To that passage of Jerome I respond, there are two figures in his words, one of understanding, when he says, ‘The world groaned,’ for he calls the world a great part of the world, but not the whole world, the second of abuse, when he says, ‘and marveled to find itself Arian,’ For he calls the Arians improperly those who subscribe to heresy through ignorance. He speaks on that multitude of Bishops who throughout the world agreed with Ariminus and being deceived by the Arians decreed that the term homoousios (i.e. consubstantial) must be abolished, even though they did not know what it meant. Certainly they were not heretics, nor did they err at least materially, just as if some Catholics might advance a blasphemous opinion externally with the tongue thinking it is a pious prayer, such a man would not properly be a blasphemer. For that reason the same Bishops, as they were admonished and recognized the fallacy, immediately corrected their error and with tears did penance for the blasphemy, even though it was only advanced by the tongue, and it seemed the whole world marveled and groaned to find itself Arian.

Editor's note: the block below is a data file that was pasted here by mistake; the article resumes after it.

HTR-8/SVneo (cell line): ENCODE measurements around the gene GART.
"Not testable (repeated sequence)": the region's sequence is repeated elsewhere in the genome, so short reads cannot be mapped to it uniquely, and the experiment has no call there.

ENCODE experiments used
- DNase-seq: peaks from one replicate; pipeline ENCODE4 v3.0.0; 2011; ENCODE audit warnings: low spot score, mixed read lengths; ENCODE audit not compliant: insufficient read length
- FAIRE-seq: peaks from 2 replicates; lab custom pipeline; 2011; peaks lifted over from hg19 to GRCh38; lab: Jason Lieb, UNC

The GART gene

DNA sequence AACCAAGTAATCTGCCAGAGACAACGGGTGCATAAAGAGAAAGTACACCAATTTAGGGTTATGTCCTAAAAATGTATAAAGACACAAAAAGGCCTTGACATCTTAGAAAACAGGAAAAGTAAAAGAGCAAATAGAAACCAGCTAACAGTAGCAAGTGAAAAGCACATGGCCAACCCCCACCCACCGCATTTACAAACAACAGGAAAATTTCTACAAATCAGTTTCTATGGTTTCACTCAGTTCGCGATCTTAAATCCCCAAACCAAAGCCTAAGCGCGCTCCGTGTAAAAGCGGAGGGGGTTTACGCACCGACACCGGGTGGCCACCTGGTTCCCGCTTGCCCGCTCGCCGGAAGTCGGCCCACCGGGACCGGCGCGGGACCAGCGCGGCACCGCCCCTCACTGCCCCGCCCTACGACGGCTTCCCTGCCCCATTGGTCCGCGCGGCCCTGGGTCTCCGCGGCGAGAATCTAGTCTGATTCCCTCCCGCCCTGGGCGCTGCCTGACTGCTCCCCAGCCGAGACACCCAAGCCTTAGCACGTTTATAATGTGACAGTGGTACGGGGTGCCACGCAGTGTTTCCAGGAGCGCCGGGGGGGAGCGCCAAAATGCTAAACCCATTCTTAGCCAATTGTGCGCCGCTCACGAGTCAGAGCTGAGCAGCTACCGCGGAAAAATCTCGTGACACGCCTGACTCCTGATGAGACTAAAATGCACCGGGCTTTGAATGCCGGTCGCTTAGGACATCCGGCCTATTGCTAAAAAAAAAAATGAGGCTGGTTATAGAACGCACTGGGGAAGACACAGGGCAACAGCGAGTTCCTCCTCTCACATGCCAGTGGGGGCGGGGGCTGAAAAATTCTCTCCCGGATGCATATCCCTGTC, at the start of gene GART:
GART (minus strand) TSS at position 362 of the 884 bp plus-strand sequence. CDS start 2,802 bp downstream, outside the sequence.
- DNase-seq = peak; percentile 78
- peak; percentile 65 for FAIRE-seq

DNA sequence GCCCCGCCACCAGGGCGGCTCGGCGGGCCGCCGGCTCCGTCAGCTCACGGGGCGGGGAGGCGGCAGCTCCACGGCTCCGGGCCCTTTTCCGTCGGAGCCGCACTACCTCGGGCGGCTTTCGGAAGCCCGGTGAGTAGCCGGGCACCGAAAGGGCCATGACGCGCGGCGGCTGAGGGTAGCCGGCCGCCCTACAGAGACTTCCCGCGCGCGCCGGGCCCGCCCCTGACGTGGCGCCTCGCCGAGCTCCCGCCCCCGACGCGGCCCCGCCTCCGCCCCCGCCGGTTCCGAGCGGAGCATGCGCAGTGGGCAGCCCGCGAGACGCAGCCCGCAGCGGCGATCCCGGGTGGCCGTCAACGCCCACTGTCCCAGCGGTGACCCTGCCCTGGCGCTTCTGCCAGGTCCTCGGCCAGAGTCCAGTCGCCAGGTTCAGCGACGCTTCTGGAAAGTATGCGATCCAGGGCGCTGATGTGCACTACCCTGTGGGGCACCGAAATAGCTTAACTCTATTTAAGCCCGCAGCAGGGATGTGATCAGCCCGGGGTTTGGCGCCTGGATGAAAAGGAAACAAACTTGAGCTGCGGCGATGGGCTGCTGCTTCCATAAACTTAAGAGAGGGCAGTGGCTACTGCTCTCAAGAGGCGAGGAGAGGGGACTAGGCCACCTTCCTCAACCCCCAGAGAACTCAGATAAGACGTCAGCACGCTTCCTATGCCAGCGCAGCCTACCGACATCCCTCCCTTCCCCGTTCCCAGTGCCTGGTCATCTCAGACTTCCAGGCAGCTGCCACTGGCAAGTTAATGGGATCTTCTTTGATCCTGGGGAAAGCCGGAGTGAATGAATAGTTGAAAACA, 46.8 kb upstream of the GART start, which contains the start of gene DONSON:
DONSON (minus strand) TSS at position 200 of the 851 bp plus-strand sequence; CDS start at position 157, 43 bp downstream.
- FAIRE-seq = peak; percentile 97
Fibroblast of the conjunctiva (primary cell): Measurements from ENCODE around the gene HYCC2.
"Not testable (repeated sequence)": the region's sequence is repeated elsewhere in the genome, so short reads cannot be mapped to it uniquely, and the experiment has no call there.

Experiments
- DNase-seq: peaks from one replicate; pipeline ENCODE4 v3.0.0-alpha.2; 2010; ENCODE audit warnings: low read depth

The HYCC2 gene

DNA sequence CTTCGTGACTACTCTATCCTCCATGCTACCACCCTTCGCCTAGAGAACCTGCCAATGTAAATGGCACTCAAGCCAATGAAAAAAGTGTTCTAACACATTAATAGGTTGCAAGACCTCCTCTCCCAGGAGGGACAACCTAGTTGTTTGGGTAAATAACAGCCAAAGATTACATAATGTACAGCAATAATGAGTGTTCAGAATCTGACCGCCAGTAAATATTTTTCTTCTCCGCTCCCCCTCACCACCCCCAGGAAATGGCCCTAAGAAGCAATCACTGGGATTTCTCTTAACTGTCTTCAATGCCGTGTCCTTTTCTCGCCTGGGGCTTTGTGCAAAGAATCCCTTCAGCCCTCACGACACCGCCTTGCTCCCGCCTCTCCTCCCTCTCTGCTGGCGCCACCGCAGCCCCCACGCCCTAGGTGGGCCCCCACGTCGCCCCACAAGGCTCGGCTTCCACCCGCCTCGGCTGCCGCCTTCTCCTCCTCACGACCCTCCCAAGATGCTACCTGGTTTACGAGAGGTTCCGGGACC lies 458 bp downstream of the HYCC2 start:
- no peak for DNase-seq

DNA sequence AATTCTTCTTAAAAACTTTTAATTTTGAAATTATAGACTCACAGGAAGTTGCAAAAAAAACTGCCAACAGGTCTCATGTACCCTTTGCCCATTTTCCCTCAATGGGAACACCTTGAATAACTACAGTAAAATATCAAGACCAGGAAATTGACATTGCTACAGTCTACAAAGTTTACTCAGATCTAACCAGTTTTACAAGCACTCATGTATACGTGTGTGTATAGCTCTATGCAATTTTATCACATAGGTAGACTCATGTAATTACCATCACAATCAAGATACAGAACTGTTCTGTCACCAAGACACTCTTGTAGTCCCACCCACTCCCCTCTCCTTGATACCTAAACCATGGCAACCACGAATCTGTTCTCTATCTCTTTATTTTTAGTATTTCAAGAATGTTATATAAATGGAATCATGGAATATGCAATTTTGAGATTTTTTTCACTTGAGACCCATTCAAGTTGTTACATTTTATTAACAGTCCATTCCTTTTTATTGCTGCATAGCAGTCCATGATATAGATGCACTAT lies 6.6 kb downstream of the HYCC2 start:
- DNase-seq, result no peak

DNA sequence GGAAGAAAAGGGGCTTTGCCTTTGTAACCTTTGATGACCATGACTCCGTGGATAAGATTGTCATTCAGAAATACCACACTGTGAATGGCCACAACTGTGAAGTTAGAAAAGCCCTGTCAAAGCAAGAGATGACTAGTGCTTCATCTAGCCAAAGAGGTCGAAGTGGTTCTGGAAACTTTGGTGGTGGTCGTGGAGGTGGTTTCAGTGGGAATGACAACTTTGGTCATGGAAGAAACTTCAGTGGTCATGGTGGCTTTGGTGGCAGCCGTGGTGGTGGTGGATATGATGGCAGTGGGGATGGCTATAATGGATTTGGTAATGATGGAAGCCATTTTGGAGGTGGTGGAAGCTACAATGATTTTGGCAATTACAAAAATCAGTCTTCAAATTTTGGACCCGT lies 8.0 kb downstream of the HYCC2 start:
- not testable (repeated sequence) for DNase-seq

To Basil I say that in the epistles he did not deplore the vices of Catholics but the misery of the Church on account of the infestation of heretics. What was said in that citation are against Bishops, not against Catholic Bishops as Brenz thought, but against Arian Bishops.

It is perfectly credible that Brenz erred from malice rather than ignorance. In the same place that he teaches that Catholic Bishops are not the true Church he he relates from the history of Ruffinus about the holy monk Moses, who refused in any way to be ordained by the Bishop of Alexandria, who was the primary Patriarch of Alexandria after the Roman Pontiff.